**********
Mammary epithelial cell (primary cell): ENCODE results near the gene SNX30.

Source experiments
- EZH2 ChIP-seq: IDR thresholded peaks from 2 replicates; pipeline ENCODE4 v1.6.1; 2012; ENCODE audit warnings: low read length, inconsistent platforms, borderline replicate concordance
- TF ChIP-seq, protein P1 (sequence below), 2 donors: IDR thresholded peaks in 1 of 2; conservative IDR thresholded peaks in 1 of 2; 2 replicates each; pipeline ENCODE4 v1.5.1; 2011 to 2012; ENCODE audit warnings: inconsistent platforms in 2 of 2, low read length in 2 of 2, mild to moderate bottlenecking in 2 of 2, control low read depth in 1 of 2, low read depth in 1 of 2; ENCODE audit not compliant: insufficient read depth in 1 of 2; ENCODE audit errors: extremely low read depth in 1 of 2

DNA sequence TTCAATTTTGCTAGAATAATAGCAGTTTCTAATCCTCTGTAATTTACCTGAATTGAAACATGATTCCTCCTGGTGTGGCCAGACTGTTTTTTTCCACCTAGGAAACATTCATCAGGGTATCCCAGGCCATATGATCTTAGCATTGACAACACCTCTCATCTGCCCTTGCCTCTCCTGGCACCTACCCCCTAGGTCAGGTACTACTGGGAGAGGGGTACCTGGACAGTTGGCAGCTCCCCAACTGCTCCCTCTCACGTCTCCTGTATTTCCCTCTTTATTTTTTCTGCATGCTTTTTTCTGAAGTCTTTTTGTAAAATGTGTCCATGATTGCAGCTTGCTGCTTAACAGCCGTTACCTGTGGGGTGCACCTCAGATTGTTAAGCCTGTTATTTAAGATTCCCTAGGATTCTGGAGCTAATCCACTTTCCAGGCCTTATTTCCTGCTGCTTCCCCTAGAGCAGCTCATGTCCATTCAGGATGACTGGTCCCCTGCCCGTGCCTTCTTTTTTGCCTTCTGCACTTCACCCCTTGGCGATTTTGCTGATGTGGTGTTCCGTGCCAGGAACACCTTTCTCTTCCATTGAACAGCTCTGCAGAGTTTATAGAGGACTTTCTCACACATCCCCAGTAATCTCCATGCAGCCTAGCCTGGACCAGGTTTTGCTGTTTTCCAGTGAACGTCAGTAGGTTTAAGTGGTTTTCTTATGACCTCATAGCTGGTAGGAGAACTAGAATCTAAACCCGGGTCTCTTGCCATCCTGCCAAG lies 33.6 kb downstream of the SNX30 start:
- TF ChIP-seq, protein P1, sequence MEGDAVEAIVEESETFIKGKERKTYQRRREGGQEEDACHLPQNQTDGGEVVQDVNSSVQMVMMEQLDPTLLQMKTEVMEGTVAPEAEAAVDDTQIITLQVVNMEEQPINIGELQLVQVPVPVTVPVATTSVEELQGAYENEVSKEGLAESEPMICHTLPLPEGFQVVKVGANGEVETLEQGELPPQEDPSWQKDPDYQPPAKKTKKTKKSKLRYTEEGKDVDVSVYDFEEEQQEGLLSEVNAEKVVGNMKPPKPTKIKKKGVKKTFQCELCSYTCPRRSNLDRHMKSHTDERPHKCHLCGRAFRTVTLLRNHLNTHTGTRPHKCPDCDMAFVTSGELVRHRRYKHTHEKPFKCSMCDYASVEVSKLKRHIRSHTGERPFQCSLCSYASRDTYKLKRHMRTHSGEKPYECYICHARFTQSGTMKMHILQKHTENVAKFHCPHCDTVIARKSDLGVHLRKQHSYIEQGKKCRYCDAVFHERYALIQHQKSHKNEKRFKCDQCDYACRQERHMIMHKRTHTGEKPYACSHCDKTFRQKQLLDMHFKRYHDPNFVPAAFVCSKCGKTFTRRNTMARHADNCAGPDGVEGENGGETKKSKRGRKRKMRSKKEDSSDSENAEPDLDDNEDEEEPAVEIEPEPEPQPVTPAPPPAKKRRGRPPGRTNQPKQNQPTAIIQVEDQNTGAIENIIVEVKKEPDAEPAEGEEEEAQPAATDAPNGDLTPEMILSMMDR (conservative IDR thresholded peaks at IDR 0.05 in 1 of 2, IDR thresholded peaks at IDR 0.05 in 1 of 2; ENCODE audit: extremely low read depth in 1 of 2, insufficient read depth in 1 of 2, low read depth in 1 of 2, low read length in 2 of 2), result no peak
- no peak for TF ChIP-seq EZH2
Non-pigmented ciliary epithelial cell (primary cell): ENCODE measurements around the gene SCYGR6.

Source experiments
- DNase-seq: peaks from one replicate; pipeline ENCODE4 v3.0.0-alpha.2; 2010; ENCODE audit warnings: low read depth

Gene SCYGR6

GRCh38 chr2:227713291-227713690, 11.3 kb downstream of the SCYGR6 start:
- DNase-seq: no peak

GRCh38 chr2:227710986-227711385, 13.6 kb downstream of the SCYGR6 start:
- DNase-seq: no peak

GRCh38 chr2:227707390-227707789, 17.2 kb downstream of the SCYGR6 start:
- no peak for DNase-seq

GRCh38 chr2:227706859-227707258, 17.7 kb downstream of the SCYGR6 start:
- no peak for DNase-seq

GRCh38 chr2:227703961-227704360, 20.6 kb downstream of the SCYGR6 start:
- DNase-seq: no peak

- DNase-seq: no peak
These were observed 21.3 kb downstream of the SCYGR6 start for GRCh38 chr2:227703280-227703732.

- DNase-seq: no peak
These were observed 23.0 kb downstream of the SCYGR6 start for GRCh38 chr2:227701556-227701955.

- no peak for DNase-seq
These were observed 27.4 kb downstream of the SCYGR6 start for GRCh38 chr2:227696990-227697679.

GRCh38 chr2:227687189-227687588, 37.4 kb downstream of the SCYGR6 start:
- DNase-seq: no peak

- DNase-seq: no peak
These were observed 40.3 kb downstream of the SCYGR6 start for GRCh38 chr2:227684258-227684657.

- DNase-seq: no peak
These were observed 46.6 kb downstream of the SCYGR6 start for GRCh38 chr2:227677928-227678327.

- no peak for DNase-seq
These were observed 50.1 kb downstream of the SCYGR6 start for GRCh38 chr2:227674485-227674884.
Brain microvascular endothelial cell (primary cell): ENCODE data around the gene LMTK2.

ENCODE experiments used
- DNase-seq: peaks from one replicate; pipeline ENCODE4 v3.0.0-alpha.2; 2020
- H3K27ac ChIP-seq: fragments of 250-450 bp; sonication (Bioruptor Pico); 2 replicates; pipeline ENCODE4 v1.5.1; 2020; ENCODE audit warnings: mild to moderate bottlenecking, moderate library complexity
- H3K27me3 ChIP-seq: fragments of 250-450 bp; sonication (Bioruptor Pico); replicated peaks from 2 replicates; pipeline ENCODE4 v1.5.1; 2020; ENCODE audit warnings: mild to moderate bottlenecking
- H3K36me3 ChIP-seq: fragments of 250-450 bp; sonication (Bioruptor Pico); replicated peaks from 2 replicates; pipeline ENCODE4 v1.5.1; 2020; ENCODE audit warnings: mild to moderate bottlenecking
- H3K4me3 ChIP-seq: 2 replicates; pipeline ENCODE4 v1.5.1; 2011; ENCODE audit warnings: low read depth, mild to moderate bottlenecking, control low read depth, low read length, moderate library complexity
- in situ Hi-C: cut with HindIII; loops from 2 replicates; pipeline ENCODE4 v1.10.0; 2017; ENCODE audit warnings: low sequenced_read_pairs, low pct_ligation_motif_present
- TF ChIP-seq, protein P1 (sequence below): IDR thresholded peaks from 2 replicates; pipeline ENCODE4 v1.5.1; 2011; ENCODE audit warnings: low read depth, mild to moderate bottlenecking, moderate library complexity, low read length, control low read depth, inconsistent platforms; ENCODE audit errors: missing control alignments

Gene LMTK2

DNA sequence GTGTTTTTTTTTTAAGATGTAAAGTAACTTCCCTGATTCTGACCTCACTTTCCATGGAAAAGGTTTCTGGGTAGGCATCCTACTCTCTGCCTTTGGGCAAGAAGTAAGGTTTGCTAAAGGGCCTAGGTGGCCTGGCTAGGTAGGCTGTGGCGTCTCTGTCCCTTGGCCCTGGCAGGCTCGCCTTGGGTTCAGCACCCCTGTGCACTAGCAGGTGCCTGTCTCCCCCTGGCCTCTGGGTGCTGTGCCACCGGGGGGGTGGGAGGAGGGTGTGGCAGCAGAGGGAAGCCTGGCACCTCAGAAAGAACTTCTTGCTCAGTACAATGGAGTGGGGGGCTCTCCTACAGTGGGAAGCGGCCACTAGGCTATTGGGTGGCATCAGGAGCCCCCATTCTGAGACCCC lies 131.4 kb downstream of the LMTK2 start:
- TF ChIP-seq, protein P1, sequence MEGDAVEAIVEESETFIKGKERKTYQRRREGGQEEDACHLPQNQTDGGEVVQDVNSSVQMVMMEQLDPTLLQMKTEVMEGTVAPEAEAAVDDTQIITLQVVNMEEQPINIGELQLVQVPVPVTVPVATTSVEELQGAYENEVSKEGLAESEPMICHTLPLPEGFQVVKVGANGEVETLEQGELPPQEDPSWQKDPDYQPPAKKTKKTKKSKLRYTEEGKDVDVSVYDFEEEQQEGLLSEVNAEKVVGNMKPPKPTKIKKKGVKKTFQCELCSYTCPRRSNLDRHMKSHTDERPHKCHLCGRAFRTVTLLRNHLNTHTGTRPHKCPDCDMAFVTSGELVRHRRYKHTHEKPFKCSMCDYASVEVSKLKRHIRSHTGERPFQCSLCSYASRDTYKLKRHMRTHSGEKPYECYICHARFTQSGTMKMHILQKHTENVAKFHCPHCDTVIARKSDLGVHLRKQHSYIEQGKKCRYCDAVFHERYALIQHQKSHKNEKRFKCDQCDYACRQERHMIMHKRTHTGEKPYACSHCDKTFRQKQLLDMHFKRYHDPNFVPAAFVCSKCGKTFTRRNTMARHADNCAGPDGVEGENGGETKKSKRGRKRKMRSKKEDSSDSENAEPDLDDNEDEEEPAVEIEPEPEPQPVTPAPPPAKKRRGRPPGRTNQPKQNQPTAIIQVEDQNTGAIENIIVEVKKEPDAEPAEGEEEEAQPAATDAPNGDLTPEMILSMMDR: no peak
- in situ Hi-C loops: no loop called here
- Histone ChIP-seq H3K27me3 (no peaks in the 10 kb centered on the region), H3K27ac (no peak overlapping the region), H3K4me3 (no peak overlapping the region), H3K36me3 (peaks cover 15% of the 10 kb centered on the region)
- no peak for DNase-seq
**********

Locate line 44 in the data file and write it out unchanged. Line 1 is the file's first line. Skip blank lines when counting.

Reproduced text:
- TF ChIP-seq, protein P1 (sequence below): IDR thresholded peaks from 2 replicates; pipeline ENCODE4 v1.5.1; 2011; ENCODE audit warnings: low read depth, mild to moderate bottlenecking, moderate library complexity, low read length, control low read depth, inconsistent platforms; ENCODE audit errors: missing control alignments